My daughter did double science IGCSE and is now doing Chemistry and Biology at A level. It depends on the double award sat, I suppose, how wide/in-depth the syllabus is, but it is fairly common at her school, even though triple science is offered at IGCSE too.

SnowyDeer Fri 27-May-16 06:58:34

Lots of my DDs friends did extra GCSEs outside of school. If you're worried about Science then I suggest he take a course in the summer between year 11 and 12. That's all I can think of.

HPFA Fri 27-May-16 07:12:44

Three year GCSEs are not confined to low achieving schools - DD's excellent comp does them. The Royal Latin, a grammar school in Bucks, does them.

RalphSteadmansEye Fri 27-May-16 09:14:09

Lack of triple science is not necessarily an issue in itself - lots of students go on to science A levels and science degrees from ds's independent school after double at GCSE, because they have do many other subjects or extra-curriculars they want to do, too. However, it does suggest a weak cohort or a lack of science teachers (not unusual anywhere, sadly).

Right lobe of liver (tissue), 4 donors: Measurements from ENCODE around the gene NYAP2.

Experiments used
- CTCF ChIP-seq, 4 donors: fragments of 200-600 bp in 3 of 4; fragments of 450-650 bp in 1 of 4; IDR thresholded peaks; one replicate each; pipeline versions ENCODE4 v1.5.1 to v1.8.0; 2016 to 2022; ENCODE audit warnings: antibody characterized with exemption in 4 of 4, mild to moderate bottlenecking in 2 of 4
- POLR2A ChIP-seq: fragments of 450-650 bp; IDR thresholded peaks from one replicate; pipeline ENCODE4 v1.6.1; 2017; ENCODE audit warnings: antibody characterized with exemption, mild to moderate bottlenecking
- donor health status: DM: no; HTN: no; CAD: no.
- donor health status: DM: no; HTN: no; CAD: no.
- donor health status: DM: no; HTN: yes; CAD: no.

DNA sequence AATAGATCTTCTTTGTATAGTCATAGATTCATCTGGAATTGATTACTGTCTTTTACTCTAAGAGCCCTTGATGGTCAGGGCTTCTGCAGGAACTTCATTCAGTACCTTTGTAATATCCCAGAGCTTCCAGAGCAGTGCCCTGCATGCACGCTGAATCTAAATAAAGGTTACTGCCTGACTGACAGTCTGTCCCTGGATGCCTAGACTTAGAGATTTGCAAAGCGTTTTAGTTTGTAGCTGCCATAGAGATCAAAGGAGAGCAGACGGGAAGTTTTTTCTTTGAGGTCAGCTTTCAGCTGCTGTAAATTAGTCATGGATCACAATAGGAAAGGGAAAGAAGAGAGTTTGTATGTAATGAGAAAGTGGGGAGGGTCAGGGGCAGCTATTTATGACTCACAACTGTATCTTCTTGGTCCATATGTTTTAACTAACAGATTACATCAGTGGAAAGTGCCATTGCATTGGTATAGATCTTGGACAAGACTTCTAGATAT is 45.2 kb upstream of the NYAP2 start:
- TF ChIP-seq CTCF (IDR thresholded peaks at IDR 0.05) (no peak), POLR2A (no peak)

Simon is also right: you not only don't know how interested ds will continue to be in sciences, you also don't know how able he will continue to be. At primary age, a child can seem very able in a subject, but that can drop off. At primary, ds was considered exceedingly able at science, also in maths - he won gold medals in UKMT etc and thought he would take A level maths. Now, although he's predicted top grades for maths and science, still, he's hit the peak of his ability and interests and will take arts/humanities A levels.

The one thing I would be apoplectic about would be compulsory PE GCSE (as I would about RE which is common in many schools). PE is really hard to get a good grade in and wouldn't suit most students. Extra sports lessons? Not a problem. Compulsory testing in it? No, thanks.

Tigerblue Fri 27-May-16 09:58:08

Whether you're doing triple or double science at my DD's school you get five classes a week in science, so if doing triple science you don't have to take it as an extra option. This may be the reason it's not listed at the school's website. If science is concerning you, phone the school and speak to them - they may be able to reassure you.

My DD is at a school who offer 10/11 GCSEs (depending on whether you're doing triple science as an extra). At a recent meeting they said they're acknowledging the new GCSEs could be harder (although unknown at this stage) and therefore from September onwards all students will only be doing 9/10 GCSEs, more schools may think this way, I don't know.